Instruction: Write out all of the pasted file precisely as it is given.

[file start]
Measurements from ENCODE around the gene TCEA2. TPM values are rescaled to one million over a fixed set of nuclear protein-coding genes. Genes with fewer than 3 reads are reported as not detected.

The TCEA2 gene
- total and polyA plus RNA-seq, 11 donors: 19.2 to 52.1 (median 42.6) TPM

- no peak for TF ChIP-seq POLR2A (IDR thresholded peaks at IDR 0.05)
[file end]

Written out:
Measurements from ENCODE around the gene TCEA2. TPM values are rescaled to one million over a fixed set of nuclear protein-coding genes. Genes with fewer than 3 reads are reported as not detected.

The TCEA2 gene
- total and polyA plus RNA-seq, 11 donors: 19.2 to 52.1 (median 42.6) TPM

- no peak for TF ChIP-seq POLR2A (IDR thresholded peaks at IDR 0.05)